My opinion of Secretary of State Rex Tillerson has bordered somewhere between a kind of aggravated curiosity, as I’ve tried to figure out if he’s just another Russian shill, to total indifference.

Quite the expanse, I know.

Today, however, I have an odd new respect for the man.

According to a new report from NBC News, Tillerson is clinging, at best, to his patience with Donald Trump, and I can understand why.

NBC is reporting that numerous senior officials within the administration are saying Tillerson was so enraged with the president that he was ready to walk in late July, but was talked out of it by Vice President Pence and several others, who feared how it would look to have a high ranking Cabinet member resign.

The tensions came to a head around the time President Donald Trump delivered a politicized speech in late July to the Boy Scouts of America, an organization Tillerson once led, the officials said.

Just days earlier, Tillerson had openly disparaged the president, referring to him as a “moron,” after a July 20 meeting at the Pentagon with members of Trump’s national security team and Cabinet officials, according to three officials familiar with the incident.

Perceptive.

Pence allegedly spoke with Tillerson about keeping his cool and being respectful of the president, at least in public. Any disputes, Pence insisted, should be worked out privately.

Tillerson, who was in Texas for his son’s wedding in late July when Trump addressed the Boy Scouts, had threatened not to return to Washington, according to three people with direct knowledge of the threats. His discussions with retired Gen. John Kelly, who would soon be named Trump’s second chief of staff, and Defense Secretary James Mattis, helped initially to reassure him, four people with direct knowledge of the exchanges said.

After Tillerson’s return to Washington, Pence arranged a meeting with him, according to three officials. During the meeting, Pence gave Tillerson a “pep talk,” one of these officials said, but also had a message: the secretary needed to figure out how to move forward within Trump’s policy framework.

Kelly and Mattis have been Tillerson’s strongest allies in the cabinet. In late July, “they did beg him to stay,” a senior administration official said. “They just wanted stability.”

Several State Department employees have since denied that Tillerson had considered resigning, or that he called the president a moron.

The alleged tensions between the president and Secretary Tillerson stem from disagreements on policy, such as Qatar’s dispute with other Persian Gulf states, or certifying that Iran was in compliance with the nuclear deal (which Tillerson is exactly wrong about).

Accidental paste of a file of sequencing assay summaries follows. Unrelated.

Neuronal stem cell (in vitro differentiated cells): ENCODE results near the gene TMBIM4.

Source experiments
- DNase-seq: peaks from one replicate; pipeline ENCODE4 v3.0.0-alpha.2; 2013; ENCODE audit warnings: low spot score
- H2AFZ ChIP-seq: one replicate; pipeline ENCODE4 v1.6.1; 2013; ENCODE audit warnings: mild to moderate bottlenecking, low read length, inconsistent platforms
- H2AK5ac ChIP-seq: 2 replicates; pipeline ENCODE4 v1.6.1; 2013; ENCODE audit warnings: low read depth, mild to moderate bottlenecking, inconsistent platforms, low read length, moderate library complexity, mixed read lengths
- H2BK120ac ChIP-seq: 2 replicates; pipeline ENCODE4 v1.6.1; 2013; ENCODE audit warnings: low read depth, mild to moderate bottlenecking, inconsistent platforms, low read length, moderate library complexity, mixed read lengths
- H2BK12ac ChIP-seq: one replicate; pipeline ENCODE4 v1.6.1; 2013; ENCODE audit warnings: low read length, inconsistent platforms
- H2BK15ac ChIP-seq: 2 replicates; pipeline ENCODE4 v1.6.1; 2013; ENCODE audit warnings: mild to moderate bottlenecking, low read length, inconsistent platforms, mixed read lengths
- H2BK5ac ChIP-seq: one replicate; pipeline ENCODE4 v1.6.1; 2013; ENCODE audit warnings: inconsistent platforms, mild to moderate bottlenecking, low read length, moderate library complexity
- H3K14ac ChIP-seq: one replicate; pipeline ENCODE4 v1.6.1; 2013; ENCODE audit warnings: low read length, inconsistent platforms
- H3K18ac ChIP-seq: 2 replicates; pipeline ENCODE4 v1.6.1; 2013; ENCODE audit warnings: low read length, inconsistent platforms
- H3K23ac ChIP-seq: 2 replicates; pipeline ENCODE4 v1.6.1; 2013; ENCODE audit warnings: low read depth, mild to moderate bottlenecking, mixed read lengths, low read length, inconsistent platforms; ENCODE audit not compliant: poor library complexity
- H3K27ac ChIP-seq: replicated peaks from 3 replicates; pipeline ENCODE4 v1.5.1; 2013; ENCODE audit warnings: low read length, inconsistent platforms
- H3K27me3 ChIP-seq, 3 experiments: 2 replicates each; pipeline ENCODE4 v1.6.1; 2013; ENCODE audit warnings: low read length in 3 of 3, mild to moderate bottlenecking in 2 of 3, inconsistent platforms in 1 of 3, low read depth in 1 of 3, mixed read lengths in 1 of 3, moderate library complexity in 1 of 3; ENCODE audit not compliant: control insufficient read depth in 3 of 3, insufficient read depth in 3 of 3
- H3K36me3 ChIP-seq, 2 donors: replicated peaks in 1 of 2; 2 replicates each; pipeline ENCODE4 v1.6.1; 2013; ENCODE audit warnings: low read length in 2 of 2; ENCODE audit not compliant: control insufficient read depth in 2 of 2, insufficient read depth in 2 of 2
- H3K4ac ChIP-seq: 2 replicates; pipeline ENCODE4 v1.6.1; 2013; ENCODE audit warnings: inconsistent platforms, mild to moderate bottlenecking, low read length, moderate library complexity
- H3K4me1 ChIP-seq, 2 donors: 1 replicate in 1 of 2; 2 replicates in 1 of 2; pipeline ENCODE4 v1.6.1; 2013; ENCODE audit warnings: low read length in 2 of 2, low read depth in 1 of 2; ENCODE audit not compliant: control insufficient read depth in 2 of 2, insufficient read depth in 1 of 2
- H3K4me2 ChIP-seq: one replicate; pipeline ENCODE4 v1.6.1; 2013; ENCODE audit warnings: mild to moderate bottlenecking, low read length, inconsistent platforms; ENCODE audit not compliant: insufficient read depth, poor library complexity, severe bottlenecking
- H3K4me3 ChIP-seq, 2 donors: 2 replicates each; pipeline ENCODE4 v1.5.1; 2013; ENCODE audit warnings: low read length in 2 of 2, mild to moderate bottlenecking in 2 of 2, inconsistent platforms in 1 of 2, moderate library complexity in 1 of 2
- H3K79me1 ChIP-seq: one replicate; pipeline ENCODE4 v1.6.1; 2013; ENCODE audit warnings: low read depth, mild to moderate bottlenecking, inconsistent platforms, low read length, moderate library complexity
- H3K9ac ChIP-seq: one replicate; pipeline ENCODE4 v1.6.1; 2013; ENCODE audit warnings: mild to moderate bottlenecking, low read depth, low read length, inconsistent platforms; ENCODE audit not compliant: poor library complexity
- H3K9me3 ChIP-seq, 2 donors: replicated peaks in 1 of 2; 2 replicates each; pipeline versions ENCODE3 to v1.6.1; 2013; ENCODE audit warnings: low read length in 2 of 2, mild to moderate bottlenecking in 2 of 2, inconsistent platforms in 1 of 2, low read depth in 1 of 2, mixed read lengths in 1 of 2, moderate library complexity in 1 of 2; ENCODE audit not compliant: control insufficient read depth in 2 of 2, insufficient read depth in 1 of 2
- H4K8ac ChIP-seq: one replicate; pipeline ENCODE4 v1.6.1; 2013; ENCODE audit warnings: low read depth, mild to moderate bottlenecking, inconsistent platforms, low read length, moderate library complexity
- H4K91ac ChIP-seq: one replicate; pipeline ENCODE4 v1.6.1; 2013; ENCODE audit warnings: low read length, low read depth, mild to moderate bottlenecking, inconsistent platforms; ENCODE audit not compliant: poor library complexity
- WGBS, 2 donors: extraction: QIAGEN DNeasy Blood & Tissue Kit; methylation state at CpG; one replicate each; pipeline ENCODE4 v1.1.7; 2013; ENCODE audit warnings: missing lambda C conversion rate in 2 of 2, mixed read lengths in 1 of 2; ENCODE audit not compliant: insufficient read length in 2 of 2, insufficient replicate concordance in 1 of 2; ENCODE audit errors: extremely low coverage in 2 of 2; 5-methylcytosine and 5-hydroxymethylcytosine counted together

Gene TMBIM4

Tillerson also has a problem with Trump publicly undermining him (as he’s done with other Cabinet members).

With that in mind, he surely had a few words besides “moron” to say behind closed doors after Trump’s comments about North Korea on Twitter this past weekend.

After Tillerson revealed that the State Department as a direct line of communication open with North Korea, and were attempting diplomatic talks, the president quickly slammed his ridiculous, floppy Twitter clown shoes all over that, by declaring, “…Save your energy Rex, we’ll do what has to be done!”

Trump has already seen an unusually high level of turnover in his administration, with the departures of his national security adviser, deputy national security adviser, his chief of staff, press secretary, communications director — twice — his chief strategist, the director of the Federal Bureau of Investigation and the acting head of the Justice Department. Last Friday Trump accepted the resignation of Tom Price, the Health and Human Services secretary.

It should come as a shock to absolutely no one if Tillerson decides to be the next one to pile out of the clown car.

Nicholas Burns, former undersecretary of state for political affairs under President George W. Bush, said Trump “completely undercut Tillerson” with his tweets.

“This was a direct public, I thought, repudiation of what Tillerson said,” Burns said. “It feeds the perception that Tillerson does not have a trusting relationship with the president, and that’s very harmful.”

I think a lot of people signed up for a chance to be power players on the world stage, not realizing what a balancing act it would be, taking on very sensitive – sometimes volatile issues, when the so-called leader of the administration’s capabilities are best described as “chaos.”

Good luck, Mr. Tillerson.